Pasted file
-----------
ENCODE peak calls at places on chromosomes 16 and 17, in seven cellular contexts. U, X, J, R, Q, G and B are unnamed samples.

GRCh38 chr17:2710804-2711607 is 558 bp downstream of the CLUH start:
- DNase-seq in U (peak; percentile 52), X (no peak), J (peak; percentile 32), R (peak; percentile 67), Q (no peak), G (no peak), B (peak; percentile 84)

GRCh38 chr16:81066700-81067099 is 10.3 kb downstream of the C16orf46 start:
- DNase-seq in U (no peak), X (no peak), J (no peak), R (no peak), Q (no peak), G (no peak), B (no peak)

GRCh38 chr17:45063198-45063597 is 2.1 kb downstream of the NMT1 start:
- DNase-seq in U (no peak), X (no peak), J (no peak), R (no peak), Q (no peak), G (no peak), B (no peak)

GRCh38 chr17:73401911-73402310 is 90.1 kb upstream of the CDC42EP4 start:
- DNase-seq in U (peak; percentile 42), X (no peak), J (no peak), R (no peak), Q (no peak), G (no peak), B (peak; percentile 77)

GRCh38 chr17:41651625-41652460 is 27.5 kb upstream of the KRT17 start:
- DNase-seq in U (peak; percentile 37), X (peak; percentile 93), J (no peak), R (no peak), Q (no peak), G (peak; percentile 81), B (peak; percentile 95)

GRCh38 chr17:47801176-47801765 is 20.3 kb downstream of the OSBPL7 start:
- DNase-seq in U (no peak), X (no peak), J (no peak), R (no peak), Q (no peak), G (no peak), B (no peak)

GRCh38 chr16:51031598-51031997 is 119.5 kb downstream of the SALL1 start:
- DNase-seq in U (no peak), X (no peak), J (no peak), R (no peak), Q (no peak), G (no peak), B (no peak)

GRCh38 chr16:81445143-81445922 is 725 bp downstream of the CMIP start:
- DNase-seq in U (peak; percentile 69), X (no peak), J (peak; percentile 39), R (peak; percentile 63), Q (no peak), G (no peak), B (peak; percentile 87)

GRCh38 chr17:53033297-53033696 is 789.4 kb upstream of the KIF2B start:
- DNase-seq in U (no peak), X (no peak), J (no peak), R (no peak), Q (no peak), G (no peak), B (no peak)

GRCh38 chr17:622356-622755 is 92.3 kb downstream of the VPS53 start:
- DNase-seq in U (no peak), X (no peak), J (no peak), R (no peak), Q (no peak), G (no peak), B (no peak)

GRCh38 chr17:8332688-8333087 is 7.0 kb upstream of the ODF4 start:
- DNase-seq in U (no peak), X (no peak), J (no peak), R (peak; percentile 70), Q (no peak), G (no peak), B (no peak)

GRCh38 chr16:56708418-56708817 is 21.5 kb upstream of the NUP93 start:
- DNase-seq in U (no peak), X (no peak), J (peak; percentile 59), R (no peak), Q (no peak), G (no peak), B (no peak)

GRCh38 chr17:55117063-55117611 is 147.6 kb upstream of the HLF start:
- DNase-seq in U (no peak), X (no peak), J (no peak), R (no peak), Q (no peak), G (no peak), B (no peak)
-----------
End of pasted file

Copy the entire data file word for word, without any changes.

ENCODE peak calls at places on chromosomes 16 and 17, in seven cellular contexts. U, X, J, R, Q, G and B are unnamed samples.

GRCh38 chr17:2710804-2711607 is 558 bp downstream of the CLUH start:
- DNase-seq in U (peak; percentile 52), X (no peak), J (peak; percentile 32), R (peak; percentile 67), Q (no peak), G (no peak), B (peak; percentile 84)

GRCh38 chr16:81066700-81067099 is 10.3 kb downstream of the C16orf46 start:
- DNase-seq in U (no peak), X (no peak), J (no peak), R (no peak), Q (no peak), G (no peak), B (no peak)

GRCh38 chr17:45063198-45063597 is 2.1 kb downstream of the NMT1 start:
- DNase-seq in U (no peak), X (no peak), J (no peak), R (no peak), Q (no peak), G (no peak), B (no peak)

GRCh38 chr17:73401911-73402310 is 90.1 kb upstream of the CDC42EP4 start:
- DNase-seq in U (peak; percentile 42), X (no peak), J (no peak), R (no peak), Q (no peak), G (no peak), B (peak; percentile 77)

GRCh38 chr17:41651625-41652460 is 27.5 kb upstream of the KRT17 start:
- DNase-seq in U (peak; percentile 37), X (peak; percentile 93), J (no peak), R (no peak), Q (no peak), G (peak; percentile 81), B (peak; percentile 95)

GRCh38 chr17:47801176-47801765 is 20.3 kb downstream of the OSBPL7 start:
- DNase-seq in U (no peak), X (no peak), J (no peak), R (no peak), Q (no peak), G (no peak), B (no peak)

GRCh38 chr16:51031598-51031997 is 119.5 kb downstream of the SALL1 start:
- DNase-seq in U (no peak), X (no peak), J (no peak), R (no peak), Q (no peak), G (no peak), B (no peak)

GRCh38 chr16:81445143-81445922 is 725 bp downstream of the CMIP start:
- DNase-seq in U (peak; percentile 69), X (no peak), J (peak; percentile 39), R (peak; percentile 63), Q (no peak), G (no peak), B (peak; percentile 87)

GRCh38 chr17:53033297-53033696 is 789.4 kb upstream of the KIF2B start:
- DNase-seq in U (no peak), X (no peak), J (no peak), R (no peak), Q (no peak), G (no peak), B (no peak)

GRCh38 chr17:622356-622755 is 92.3 kb downstream of the VPS53 start:
- DNase-seq in U (no peak), X (no peak), J (no peak), R (no peak), Q (no peak), G (no peak), B (no peak)

GRCh38 chr17:8332688-8333087 is 7.0 kb upstream of the ODF4 start:
- DNase-seq in U (no peak), X (no peak), J (no peak), R (peak; percentile 70), Q (no peak), G (no peak), B (no peak)

GRCh38 chr16:56708418-56708817 is 21.5 kb upstream of the NUP93 start:
- DNase-seq in U (no peak), X (no peak), J (peak; percentile 59), R (no peak), Q (no peak), G (no peak), B (no peak)

GRCh38 chr17:55117063-55117611 is 147.6 kb upstream of the HLF start:
- DNase-seq in U (no peak), X (no peak), J (no peak), R (no peak), Q (no peak), G (no peak), B (no peak)